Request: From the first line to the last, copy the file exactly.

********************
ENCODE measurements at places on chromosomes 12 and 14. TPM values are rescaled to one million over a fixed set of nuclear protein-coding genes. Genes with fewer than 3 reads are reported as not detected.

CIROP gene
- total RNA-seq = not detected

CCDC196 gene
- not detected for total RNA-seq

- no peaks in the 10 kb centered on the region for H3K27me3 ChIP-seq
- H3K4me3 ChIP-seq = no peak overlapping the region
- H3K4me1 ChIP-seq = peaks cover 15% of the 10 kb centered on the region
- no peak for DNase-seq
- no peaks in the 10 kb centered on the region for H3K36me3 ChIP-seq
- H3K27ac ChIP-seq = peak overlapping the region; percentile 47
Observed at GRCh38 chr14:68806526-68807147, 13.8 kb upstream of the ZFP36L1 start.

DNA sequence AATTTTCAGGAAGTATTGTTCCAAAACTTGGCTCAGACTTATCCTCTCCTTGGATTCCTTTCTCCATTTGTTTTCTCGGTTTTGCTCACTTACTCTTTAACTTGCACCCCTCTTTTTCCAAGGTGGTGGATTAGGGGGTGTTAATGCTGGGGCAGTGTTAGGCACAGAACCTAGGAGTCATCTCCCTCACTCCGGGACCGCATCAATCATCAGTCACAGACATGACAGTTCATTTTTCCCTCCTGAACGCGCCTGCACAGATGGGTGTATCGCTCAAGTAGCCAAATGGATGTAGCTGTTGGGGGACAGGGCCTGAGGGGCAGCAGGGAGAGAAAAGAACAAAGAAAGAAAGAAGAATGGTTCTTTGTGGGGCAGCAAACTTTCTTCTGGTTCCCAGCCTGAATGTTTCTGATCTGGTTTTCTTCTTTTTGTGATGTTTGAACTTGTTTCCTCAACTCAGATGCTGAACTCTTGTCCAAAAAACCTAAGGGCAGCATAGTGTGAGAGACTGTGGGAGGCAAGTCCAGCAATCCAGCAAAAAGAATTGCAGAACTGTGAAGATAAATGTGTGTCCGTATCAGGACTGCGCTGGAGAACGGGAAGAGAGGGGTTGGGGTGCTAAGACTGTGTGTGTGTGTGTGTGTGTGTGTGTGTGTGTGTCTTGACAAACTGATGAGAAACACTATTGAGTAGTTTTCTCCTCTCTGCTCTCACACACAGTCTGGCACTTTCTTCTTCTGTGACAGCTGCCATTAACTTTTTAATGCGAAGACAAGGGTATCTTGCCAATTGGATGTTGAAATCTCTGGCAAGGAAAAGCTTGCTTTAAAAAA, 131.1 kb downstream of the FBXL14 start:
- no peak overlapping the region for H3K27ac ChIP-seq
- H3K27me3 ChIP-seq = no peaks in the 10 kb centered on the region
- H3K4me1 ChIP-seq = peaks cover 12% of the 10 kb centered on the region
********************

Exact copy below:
ENCODE measurements at places on chromosomes 12 and 14. TPM values are rescaled to one million over a fixed set of nuclear protein-coding genes. Genes with fewer than 3 reads are reported as not detected.

CIROP gene
- total RNA-seq = not detected

CCDC196 gene
- not detected for total RNA-seq

- no peaks in the 10 kb centered on the region for H3K27me3 ChIP-seq
- H3K4me3 ChIP-seq = no peak overlapping the region
- H3K4me1 ChIP-seq = peaks cover 15% of the 10 kb centered on the region
- no peak for DNase-seq
- no peaks in the 10 kb centered on the region for H3K36me3 ChIP-seq
- H3K27ac ChIP-seq = peak overlapping the region; percentile 47
Observed at GRCh38 chr14:68806526-68807147, 13.8 kb upstream of the ZFP36L1 start.

DNA sequence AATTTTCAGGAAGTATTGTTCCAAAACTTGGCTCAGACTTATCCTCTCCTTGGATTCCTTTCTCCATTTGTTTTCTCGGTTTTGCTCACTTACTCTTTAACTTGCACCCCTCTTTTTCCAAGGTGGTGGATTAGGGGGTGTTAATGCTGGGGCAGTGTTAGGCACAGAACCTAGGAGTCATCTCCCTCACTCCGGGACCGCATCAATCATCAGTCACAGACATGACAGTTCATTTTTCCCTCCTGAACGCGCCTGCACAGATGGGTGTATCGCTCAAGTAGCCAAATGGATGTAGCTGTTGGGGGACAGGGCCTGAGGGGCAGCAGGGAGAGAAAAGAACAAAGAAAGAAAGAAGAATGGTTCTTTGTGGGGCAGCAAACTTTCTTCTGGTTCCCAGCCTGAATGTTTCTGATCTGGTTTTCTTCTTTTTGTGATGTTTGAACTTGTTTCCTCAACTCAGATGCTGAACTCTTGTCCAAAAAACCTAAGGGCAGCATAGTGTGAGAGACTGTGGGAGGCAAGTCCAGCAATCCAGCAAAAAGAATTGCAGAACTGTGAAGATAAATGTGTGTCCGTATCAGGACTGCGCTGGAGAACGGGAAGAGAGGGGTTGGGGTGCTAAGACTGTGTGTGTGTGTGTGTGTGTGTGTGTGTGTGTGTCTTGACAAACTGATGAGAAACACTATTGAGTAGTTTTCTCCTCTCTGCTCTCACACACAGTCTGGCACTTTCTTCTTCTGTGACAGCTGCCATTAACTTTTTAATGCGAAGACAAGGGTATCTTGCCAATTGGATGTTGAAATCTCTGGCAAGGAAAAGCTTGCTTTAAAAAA, 131.1 kb downstream of the FBXL14 start:
- no peak overlapping the region for H3K27ac ChIP-seq
- H3K27me3 ChIP-seq = no peaks in the 10 kb centered on the region
- H3K4me1 ChIP-seq = peaks cover 12% of the 10 kb centered on the region